For the first time in 22 years, Michigan State University’s Board of Trustees voted to increase the cost of parking violations on campus.
In June, the board approved new fines effective in July, just before students returned for fall semester. Meter violations went from $15 to $20. The board also got rid of the 24-hour courtesy, which stated that if students paid their ticket within 24 hours of receiving it their fine would drop from $10 to $5 or $15 to $10.
Dana Whyte, spokesperson for the MSU Department of Police and Public Safety, said that the most common violations are reserved parking and metered parking. This would be violation 201, which is issued to vehicles parked in pay-by-plate and single-space meters without payment.
MSU students, especially those living off campus who drive to class, are disappointed with the increase.
“I’ve been living off campus for two years now and my experiences with MSU parking have been nothing but horrible,” said MSU junior Abdulla Alblooshi. ” The permits are too expensive, and for what? Non-guaranteed parking? Also, tough luck if you buy a car to commute after you’ve already moved here because parking permits aren’t available to purchase during the school year.”
“Parking should be free as we pay absurd amounts for tuition. Students should register their license plate with their student ID in order to prevent non-students from taking advantage of MSU parking lots.”
In attempts to avoid parking, Alblooshi started biking to class but someone broke his lock and stole his bike while he was in class.
Parking permits range from $200 to $500 and only give students access to specific lots, which are still a 10 to 20 minute walk to classes. MSU staff and faculty are not free from tickets on campus either. Employee parking passes cost $588 for 12-month access.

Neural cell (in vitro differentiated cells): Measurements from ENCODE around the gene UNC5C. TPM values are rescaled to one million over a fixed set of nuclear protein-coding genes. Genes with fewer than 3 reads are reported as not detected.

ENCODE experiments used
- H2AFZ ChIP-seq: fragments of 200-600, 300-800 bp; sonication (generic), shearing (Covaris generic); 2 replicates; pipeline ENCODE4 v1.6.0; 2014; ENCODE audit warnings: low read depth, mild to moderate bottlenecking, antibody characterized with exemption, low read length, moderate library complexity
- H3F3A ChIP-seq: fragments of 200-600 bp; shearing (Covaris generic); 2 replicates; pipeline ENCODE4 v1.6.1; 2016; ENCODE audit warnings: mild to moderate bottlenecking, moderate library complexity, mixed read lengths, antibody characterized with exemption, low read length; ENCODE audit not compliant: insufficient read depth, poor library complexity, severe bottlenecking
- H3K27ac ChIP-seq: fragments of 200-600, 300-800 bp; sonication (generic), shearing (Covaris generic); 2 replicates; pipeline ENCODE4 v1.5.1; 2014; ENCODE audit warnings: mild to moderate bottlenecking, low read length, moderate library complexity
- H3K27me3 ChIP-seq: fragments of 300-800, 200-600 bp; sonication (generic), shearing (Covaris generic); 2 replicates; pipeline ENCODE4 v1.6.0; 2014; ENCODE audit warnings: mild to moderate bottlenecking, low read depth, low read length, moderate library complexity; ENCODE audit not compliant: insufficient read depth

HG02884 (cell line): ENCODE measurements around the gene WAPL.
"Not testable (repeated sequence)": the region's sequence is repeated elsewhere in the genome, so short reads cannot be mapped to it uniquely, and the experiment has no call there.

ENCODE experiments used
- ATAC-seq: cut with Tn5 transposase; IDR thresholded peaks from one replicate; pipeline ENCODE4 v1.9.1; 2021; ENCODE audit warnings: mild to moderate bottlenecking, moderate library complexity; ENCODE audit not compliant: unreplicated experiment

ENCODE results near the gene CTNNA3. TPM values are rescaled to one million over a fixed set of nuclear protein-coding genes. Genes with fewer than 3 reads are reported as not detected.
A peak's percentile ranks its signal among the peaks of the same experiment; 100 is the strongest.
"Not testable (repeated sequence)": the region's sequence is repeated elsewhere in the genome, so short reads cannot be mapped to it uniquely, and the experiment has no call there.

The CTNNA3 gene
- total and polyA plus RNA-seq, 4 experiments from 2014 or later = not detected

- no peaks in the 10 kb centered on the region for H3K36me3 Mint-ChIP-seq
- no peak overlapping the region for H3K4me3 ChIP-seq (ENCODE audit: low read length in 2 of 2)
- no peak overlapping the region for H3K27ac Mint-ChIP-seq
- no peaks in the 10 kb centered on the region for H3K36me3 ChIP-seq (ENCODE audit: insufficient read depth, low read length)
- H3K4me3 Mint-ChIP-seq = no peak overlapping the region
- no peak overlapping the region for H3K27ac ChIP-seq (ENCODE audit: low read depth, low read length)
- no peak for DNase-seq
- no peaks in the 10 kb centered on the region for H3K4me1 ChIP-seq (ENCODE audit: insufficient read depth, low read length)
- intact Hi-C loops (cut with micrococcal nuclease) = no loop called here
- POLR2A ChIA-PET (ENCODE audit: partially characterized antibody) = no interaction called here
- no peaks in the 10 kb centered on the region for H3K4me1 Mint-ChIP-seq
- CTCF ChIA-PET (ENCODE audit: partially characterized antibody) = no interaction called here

MSU brings in considerable revenue from parking violations. According to an East Lansing Info article, in 2018 a MSU student submitted an FOIA request that granted access to a spreadsheet revealing parking violation revenue for that year. In 11 months MSU collected over $1.1 million on parking tickets, and that revenue was with the former ticket prices.
Where is this money going? According to MSU’s Parking Services, all fees collected from paid violations goes back into the campus, funding projects like safety systems in place for students.
“The money from violations is used for safety items around campus including lot signage, lot repairs, ramp repairs, and traffic lights and signage. Violation ticket prices were increased to assist in funding these safety items. While ticket prices now more accurately compete with other jurisdictions, this was not necessarily why they were raised,” Whyte said.
Safety systems such as the greenlight emergency phones may not be the highest priority for students in comparison to being able to afford to park on campus.
“With parking permit rates becoming more and more unreasonable, MSU students are going to be forced to continue to break the rules and park without a permit, but now with the new ticket prices, that doesn’t even feel like an option.,” Alblooshi said.